Clamp lamps are a brilliant, doable, and budget-friendly boon for renters. It's on demand task lighting that moves with you —and often costs under $10. Flexibility is their best feature: stick them in your home's shadow zones, and angle them to direct the light just where you need it.
Above, Joe and Keith forgo a floor lamp in favor of a clamp light attached to adjacent shelving. They get light while on the sofa, but don't have to sacrifice space in their small studio.
Need an immediate spotlight the the work surface in a kitchen, but your rental doesn't deliver the goods? Clamp one on and actually see the food you're chopping. Mandi of A Beautiful Mess installed a small one over the coffee station in her newly renovated budget kitchen.
Pantries and storage spots are tougher at times. Many don't come with built-in lighting solutions, so you're forced to paw around looking for split peas in the dark. Jeffrey and Clayton solved this little problem in their historic Catskills home with a lamp.
You know what other spaces are dark? Closets. Arthur and Kristin tackled the space with the simplest of solutions: clipping a lamp to the handle of a suitcase.
No space in the bedroom for a traditional table lamp, or just don't like the visual clutter? Clip a lamp directly on the headboard for light to read by at night. Halden and Gina used simple ones from IKEA in their modern Connecticut farmhouse.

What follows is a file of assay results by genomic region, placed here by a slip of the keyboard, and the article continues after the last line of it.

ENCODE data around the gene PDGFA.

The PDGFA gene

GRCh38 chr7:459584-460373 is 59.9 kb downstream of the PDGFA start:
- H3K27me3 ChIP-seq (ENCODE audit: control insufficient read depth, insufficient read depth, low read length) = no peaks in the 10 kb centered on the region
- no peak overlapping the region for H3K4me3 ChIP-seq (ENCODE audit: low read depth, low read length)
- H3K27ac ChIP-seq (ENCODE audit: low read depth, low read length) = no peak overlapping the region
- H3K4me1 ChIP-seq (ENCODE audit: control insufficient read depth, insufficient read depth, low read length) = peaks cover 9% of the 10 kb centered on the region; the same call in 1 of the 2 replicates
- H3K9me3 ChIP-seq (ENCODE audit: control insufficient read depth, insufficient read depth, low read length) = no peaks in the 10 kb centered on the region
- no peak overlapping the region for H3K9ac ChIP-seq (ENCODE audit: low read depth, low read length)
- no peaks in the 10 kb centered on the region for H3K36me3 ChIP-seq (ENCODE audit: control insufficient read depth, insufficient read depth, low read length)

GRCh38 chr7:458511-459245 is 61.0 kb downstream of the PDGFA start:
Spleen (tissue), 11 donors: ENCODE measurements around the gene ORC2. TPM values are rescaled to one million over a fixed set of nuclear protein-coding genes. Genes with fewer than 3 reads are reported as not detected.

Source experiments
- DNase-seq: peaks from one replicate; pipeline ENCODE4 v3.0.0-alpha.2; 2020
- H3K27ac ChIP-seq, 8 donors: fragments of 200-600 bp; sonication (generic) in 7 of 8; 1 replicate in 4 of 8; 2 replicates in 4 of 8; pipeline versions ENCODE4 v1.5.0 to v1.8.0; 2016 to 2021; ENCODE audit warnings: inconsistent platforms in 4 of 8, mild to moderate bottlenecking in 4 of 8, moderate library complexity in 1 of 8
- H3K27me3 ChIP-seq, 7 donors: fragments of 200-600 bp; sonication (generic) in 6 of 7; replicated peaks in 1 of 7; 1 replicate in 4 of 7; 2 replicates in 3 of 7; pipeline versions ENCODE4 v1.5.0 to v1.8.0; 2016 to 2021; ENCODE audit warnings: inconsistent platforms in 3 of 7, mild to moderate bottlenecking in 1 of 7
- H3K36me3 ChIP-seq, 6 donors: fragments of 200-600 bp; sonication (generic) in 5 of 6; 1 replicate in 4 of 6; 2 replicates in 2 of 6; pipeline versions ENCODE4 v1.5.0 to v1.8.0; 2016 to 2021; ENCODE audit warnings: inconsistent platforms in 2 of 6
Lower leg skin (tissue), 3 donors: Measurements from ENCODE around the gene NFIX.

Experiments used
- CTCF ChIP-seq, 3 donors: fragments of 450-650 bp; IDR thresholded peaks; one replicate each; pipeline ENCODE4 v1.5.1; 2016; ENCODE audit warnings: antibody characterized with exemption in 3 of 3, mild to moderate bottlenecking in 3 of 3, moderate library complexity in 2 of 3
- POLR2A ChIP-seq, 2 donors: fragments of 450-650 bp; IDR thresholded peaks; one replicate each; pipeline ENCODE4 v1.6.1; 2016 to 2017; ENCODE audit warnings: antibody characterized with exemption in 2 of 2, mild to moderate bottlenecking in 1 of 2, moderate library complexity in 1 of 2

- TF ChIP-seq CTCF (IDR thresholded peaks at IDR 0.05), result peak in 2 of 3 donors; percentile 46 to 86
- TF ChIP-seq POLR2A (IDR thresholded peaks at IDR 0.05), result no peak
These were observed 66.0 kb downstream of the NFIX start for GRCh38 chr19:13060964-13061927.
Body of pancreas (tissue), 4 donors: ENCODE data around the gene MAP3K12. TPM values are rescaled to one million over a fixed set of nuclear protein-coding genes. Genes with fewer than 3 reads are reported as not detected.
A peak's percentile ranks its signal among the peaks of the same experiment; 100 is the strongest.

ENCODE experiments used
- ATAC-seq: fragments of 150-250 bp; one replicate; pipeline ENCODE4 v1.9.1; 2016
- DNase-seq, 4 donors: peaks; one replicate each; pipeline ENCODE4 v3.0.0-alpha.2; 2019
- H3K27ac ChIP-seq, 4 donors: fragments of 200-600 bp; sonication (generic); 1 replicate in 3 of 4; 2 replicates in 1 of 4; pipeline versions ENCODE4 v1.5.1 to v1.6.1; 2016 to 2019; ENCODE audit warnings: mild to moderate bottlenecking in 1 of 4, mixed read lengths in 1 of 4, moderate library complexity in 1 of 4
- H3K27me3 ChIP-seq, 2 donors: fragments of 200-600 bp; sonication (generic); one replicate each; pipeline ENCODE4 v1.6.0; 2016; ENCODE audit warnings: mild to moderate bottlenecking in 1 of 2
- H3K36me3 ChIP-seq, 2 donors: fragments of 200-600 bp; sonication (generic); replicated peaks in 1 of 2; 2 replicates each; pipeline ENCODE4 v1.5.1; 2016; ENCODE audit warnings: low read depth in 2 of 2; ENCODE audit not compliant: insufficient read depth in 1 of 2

Or any nearby surface. Pella of Stil Inspiration got creative with a ladder and an architect's lamp in her minimalist bedroom.
This goes double for cave-like bunkbeds, so your kid doesn't need a flashlight at night. From Milk Magazine.
Use a clamp light and chair to fill up empty corners, turning unused space into an impromptu and functional reading nook. Stadshem (via Planet Deco) shared this Scandinavian room with an Eames chair and bookshelf.
You can use a light to highlight artwork or shelf decor. Melissa of Design Chaser, via Decor Dots, has one on her String shelves in the living room to draw your eye to accessories.
You don't often see task lamps in the dining room, but Mariana and Manuelchose a standard architect's light to brighten their table.
If you like this look, but don't like the lamp's color, spray paint the shades in a variety of colors. The matte finish on Emily Henderson's versions look fresh and modern.